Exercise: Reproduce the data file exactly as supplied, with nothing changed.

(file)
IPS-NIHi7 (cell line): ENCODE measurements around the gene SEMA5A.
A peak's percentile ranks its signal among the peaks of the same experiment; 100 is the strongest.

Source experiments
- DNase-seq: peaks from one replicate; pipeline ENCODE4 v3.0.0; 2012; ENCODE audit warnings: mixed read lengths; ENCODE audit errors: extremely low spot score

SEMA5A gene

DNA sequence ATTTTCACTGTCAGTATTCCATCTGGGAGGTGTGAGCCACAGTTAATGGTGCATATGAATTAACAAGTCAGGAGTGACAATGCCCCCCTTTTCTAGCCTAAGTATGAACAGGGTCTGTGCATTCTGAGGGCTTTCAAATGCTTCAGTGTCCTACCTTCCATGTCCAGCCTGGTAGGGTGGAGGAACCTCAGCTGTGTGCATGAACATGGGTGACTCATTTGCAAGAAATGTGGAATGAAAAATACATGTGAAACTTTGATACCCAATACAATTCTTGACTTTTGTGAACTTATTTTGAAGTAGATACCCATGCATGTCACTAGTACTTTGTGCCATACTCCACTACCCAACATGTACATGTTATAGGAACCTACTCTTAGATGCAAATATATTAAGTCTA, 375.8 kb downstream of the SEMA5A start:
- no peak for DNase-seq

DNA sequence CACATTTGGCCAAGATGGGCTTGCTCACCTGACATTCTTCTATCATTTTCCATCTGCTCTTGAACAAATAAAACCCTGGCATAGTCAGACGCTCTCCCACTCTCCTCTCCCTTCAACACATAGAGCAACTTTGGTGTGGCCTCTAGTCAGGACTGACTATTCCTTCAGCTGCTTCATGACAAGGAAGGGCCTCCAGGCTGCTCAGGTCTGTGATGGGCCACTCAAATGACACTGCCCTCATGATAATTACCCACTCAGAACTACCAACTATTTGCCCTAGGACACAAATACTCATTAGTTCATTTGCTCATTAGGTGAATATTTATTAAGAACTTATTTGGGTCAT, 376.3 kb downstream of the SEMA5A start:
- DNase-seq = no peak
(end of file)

IPS-NIHi7 (cell line): ENCODE measurements around the gene SEMA5A.
A peak's percentile ranks its signal among the peaks of the same experiment; 100 is the strongest.

Source experiments
- DNase-seq: peaks from one replicate; pipeline ENCODE4 v3.0.0; 2012; ENCODE audit warnings: mixed read lengths; ENCODE audit errors: extremely low spot score

SEMA5A gene

DNA sequence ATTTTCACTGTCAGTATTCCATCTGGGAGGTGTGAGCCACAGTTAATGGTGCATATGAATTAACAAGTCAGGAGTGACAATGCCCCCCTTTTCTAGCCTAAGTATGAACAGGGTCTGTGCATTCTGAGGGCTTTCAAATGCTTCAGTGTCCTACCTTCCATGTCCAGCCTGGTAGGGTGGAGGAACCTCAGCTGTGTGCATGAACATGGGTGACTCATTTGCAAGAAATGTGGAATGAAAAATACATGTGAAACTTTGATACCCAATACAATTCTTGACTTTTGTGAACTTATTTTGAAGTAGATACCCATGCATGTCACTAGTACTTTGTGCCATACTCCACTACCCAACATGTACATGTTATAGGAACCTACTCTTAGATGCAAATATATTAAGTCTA, 375.8 kb downstream of the SEMA5A start:
- no peak for DNase-seq

DNA sequence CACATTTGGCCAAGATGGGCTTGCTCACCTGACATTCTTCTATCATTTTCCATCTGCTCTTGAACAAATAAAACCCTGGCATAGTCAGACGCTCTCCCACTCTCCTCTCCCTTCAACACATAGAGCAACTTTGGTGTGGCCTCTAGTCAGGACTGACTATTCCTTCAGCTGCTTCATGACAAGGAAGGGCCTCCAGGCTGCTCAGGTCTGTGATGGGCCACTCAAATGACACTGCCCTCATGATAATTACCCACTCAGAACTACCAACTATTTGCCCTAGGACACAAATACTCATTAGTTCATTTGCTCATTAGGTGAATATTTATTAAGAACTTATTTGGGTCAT, 376.3 kb downstream of the SEMA5A start:
- DNase-seq = no peak